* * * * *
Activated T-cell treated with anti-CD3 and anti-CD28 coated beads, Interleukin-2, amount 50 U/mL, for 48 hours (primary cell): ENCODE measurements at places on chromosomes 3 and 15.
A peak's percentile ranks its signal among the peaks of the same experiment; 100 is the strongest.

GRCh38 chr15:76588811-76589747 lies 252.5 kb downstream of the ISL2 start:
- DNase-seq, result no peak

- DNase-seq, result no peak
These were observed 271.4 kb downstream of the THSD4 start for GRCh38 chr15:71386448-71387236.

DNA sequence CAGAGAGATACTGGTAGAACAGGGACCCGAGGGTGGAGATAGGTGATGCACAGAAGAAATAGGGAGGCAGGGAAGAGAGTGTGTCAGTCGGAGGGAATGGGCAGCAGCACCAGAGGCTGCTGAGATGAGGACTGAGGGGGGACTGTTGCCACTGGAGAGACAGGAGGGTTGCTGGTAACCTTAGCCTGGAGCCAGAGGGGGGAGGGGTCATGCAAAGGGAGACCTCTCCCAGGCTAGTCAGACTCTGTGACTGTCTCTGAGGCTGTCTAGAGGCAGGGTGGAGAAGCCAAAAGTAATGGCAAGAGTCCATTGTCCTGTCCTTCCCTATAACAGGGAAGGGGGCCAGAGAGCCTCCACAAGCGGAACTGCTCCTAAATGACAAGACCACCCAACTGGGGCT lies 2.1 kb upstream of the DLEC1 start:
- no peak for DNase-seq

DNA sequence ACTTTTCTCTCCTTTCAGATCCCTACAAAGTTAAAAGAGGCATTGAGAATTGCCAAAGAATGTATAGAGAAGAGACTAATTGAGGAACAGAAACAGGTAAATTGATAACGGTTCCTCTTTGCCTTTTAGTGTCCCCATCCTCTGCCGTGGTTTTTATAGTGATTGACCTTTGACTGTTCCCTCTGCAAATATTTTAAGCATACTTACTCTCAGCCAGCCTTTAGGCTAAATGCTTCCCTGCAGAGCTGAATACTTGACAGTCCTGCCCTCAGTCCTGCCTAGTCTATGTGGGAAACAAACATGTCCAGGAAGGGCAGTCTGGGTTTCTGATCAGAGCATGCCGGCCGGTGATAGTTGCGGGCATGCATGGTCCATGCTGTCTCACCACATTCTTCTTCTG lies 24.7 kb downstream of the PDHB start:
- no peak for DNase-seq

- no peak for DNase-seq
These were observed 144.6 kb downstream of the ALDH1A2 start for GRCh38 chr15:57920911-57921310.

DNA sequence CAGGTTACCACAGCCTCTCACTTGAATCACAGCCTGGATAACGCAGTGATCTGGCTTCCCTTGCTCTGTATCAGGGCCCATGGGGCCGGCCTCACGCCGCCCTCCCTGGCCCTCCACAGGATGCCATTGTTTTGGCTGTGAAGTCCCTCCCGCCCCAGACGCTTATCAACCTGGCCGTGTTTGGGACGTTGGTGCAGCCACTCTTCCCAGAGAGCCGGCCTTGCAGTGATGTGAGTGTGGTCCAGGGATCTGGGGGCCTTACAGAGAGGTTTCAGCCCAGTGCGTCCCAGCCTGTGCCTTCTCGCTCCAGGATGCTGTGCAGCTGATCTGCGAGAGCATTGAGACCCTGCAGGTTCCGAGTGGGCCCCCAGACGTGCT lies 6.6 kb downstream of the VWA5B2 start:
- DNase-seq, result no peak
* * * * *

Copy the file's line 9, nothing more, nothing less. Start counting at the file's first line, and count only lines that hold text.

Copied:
DNA sequence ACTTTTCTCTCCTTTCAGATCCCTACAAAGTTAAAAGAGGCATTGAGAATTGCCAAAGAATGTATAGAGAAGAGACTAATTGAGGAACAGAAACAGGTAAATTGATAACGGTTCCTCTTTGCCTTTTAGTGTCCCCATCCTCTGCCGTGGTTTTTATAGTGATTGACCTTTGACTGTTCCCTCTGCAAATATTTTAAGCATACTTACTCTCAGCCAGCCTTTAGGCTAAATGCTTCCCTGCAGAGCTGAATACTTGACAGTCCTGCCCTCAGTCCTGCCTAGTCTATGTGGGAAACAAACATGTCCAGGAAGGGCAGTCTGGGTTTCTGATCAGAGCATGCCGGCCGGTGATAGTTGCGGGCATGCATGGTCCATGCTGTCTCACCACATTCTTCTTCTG lies 24.7 kb downstream of the PDHB start: